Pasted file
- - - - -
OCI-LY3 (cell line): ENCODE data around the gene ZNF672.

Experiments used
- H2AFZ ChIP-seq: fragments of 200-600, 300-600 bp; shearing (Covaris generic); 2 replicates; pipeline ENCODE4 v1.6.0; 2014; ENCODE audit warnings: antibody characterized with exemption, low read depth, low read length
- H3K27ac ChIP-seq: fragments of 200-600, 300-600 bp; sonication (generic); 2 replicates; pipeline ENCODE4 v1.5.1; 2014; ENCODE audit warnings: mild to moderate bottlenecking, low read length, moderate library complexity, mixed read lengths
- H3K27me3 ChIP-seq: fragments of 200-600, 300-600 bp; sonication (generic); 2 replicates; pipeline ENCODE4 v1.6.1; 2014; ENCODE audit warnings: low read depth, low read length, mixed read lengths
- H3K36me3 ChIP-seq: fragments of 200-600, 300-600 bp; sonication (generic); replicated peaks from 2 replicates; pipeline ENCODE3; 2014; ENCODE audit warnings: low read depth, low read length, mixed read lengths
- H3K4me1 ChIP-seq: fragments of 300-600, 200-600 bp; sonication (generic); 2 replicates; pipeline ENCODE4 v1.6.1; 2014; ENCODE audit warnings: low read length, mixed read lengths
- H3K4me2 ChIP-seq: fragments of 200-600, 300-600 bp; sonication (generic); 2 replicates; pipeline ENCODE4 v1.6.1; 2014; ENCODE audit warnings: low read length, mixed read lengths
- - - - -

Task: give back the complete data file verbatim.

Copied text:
OCI-LY3 (cell line): ENCODE data around the gene ZNF672.

Experiments used
- H2AFZ ChIP-seq: fragments of 200-600, 300-600 bp; shearing (Covaris generic); 2 replicates; pipeline ENCODE4 v1.6.0; 2014; ENCODE audit warnings: antibody characterized with exemption, low read depth, low read length
- H3K27ac ChIP-seq: fragments of 200-600, 300-600 bp; sonication (generic); 2 replicates; pipeline ENCODE4 v1.5.1; 2014; ENCODE audit warnings: mild to moderate bottlenecking, low read length, moderate library complexity, mixed read lengths
- H3K27me3 ChIP-seq: fragments of 200-600, 300-600 bp; sonication (generic); 2 replicates; pipeline ENCODE4 v1.6.1; 2014; ENCODE audit warnings: low read depth, low read length, mixed read lengths
- H3K36me3 ChIP-seq: fragments of 200-600, 300-600 bp; sonication (generic); replicated peaks from 2 replicates; pipeline ENCODE3; 2014; ENCODE audit warnings: low read depth, low read length, mixed read lengths
- H3K4me1 ChIP-seq: fragments of 300-600, 200-600 bp; sonication (generic); 2 replicates; pipeline ENCODE4 v1.6.1; 2014; ENCODE audit warnings: low read length, mixed read lengths
- H3K4me2 ChIP-seq: fragments of 200-600, 300-600 bp; sonication (generic); 2 replicates; pipeline ENCODE4 v1.6.1; 2014; ENCODE audit warnings: low read length, mixed read lengths